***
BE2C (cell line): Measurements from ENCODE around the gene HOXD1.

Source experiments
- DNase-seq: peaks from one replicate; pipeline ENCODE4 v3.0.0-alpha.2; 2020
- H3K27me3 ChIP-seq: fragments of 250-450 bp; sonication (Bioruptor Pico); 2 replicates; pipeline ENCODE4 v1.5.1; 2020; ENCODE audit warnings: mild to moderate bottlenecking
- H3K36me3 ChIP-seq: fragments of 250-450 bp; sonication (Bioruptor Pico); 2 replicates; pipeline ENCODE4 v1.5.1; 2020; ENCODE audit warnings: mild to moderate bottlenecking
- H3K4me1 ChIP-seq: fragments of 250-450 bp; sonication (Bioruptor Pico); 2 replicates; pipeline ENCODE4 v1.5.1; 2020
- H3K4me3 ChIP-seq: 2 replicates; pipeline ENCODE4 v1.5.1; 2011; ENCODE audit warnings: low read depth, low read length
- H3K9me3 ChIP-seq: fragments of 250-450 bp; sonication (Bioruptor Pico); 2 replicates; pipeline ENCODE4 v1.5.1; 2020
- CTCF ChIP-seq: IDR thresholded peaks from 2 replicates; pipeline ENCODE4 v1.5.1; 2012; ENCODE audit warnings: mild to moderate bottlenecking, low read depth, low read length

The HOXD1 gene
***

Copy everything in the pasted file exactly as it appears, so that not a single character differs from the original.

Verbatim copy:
BE2C (cell line): Measurements from ENCODE around the gene HOXD1.

Source experiments
- DNase-seq: peaks from one replicate; pipeline ENCODE4 v3.0.0-alpha.2; 2020
- H3K27me3 ChIP-seq: fragments of 250-450 bp; sonication (Bioruptor Pico); 2 replicates; pipeline ENCODE4 v1.5.1; 2020; ENCODE audit warnings: mild to moderate bottlenecking
- H3K36me3 ChIP-seq: fragments of 250-450 bp; sonication (Bioruptor Pico); 2 replicates; pipeline ENCODE4 v1.5.1; 2020; ENCODE audit warnings: mild to moderate bottlenecking
- H3K4me1 ChIP-seq: fragments of 250-450 bp; sonication (Bioruptor Pico); 2 replicates; pipeline ENCODE4 v1.5.1; 2020
- H3K4me3 ChIP-seq: 2 replicates; pipeline ENCODE4 v1.5.1; 2011; ENCODE audit warnings: low read depth, low read length
- H3K9me3 ChIP-seq: fragments of 250-450 bp; sonication (Bioruptor Pico); 2 replicates; pipeline ENCODE4 v1.5.1; 2020
- CTCF ChIP-seq: IDR thresholded peaks from 2 replicates; pipeline ENCODE4 v1.5.1; 2012; ENCODE audit warnings: mild to moderate bottlenecking, low read depth, low read length

The HOXD1 gene